BRUSSELS—The European Union and China agreed in principle on an investment accord after seven years of negotiations that promises to open new Chinese markets for European companies but has sowed concern in Washington.
The agreement addresses—at least on paper—longstanding European calls for fairer competition with Chinese companies and improved access to Chinese markets. It commits Beijing to end forced technology transfers and increase transparency over how it subsidizes firms.
European officials say they are gaining more than they are giving in the deal, which has won backing from leaders of all 27 EU countries but still needs their governments’ formal approval and will face a vote in the European Parliament. The Europeans also say the pact provides similar advantages to those the U.S. gained when it signed its “phase-one” trade agreement with China, which took effect early this year.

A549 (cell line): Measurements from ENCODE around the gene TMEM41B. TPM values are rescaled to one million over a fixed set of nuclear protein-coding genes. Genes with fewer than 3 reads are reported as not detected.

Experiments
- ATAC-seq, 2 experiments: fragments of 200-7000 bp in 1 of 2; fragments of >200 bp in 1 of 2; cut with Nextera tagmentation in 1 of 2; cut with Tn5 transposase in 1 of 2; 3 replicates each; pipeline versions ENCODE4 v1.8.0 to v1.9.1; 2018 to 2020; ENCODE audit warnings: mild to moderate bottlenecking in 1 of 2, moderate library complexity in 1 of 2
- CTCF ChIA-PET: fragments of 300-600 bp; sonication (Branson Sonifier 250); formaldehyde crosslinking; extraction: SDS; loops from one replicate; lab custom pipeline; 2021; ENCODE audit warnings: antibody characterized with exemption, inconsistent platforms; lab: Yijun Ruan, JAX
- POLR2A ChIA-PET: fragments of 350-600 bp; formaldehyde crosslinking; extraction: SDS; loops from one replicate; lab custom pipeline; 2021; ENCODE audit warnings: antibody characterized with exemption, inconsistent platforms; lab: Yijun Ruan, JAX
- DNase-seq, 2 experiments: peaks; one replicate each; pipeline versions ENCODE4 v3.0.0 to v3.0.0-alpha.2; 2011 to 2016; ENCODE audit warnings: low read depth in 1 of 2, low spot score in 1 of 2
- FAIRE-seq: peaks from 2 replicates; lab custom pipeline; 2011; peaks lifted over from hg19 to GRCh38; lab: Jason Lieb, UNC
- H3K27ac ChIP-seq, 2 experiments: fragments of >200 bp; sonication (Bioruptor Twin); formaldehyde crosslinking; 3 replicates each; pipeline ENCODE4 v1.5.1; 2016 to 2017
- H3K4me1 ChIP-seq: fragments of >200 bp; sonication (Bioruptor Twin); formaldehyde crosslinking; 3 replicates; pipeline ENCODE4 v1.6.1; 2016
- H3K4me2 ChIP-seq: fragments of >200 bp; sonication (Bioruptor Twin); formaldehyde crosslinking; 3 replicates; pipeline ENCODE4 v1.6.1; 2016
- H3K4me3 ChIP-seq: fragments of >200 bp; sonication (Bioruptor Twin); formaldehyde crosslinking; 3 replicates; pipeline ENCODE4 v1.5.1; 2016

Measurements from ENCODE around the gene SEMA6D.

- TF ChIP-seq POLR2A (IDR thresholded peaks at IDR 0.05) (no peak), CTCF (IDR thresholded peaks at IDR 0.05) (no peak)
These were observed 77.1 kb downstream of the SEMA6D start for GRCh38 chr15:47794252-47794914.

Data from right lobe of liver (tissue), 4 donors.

Critics of the deal in both the U.S. and Europe say that even if it gives the EU short-term commercial gains, it binds the bloc’s economy more closely to China’s and could help build the increasingly authoritarian country’s economic might just as Western leaders are working to check it.
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